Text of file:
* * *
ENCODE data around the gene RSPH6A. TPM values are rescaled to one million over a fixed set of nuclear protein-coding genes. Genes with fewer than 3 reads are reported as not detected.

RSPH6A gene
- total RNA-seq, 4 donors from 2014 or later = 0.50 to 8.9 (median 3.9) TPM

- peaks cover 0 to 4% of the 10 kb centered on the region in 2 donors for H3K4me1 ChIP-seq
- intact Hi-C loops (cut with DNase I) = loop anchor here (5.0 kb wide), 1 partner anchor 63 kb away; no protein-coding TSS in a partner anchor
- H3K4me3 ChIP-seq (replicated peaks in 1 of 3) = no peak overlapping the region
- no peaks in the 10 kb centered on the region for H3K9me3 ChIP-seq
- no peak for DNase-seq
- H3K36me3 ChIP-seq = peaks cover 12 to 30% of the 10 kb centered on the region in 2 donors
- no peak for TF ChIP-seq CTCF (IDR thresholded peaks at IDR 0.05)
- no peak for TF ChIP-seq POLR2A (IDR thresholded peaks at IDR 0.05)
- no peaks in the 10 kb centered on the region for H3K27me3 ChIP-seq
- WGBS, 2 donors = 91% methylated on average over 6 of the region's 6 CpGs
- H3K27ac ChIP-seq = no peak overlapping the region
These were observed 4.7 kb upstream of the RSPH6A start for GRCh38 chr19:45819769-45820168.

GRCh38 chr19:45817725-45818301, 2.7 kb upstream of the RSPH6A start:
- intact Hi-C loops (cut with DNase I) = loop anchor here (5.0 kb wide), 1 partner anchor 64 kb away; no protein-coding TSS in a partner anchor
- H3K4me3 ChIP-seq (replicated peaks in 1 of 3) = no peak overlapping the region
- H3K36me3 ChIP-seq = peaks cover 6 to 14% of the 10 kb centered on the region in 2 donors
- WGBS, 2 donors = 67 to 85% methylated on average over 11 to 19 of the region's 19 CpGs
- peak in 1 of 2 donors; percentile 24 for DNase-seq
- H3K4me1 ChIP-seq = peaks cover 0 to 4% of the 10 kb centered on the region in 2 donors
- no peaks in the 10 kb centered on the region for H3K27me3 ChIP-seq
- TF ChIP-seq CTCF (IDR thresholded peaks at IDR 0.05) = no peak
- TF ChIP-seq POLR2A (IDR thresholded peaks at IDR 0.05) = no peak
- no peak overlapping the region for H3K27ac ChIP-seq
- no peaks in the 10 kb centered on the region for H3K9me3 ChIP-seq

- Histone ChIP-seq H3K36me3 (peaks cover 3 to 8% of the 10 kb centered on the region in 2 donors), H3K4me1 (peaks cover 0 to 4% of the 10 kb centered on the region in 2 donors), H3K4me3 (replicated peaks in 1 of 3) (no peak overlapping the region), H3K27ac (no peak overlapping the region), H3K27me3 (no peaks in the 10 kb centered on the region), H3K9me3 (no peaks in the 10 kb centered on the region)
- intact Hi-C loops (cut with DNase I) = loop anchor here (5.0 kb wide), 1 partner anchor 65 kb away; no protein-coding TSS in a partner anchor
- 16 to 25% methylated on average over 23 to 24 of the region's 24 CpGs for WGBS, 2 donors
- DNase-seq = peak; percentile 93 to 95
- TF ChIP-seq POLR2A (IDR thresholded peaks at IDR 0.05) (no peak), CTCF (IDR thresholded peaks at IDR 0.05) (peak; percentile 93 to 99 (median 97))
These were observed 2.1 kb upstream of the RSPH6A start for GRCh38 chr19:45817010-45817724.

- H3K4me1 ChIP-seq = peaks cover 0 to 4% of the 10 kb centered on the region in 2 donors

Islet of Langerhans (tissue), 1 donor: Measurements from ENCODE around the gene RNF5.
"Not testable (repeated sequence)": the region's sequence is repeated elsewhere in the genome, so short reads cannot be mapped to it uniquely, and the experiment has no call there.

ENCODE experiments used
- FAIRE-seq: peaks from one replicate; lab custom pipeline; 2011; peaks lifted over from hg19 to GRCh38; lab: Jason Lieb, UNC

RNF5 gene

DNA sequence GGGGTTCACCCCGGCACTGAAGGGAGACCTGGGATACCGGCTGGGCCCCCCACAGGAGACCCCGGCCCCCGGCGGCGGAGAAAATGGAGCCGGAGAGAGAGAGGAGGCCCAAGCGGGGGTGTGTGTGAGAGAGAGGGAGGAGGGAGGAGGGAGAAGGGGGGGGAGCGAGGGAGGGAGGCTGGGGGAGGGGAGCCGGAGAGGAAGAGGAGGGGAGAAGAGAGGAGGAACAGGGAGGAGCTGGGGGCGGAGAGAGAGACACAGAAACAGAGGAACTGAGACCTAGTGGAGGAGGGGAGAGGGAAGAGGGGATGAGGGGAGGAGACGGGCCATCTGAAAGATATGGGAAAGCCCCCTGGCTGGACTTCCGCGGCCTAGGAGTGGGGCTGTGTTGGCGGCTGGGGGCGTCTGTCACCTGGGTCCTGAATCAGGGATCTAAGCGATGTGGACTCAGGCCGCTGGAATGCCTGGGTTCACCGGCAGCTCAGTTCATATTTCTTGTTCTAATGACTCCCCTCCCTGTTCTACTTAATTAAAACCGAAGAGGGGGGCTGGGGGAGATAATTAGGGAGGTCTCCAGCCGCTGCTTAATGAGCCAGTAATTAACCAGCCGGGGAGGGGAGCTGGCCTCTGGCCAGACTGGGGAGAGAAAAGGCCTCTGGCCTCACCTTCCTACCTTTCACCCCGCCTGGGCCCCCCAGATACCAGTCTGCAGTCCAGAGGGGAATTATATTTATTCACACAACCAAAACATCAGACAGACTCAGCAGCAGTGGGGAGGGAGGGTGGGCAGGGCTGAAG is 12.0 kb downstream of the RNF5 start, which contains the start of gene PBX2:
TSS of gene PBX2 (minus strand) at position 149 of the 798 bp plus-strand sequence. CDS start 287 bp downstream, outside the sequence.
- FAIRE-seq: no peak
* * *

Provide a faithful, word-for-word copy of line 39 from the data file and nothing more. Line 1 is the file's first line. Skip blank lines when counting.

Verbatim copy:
RNF5 gene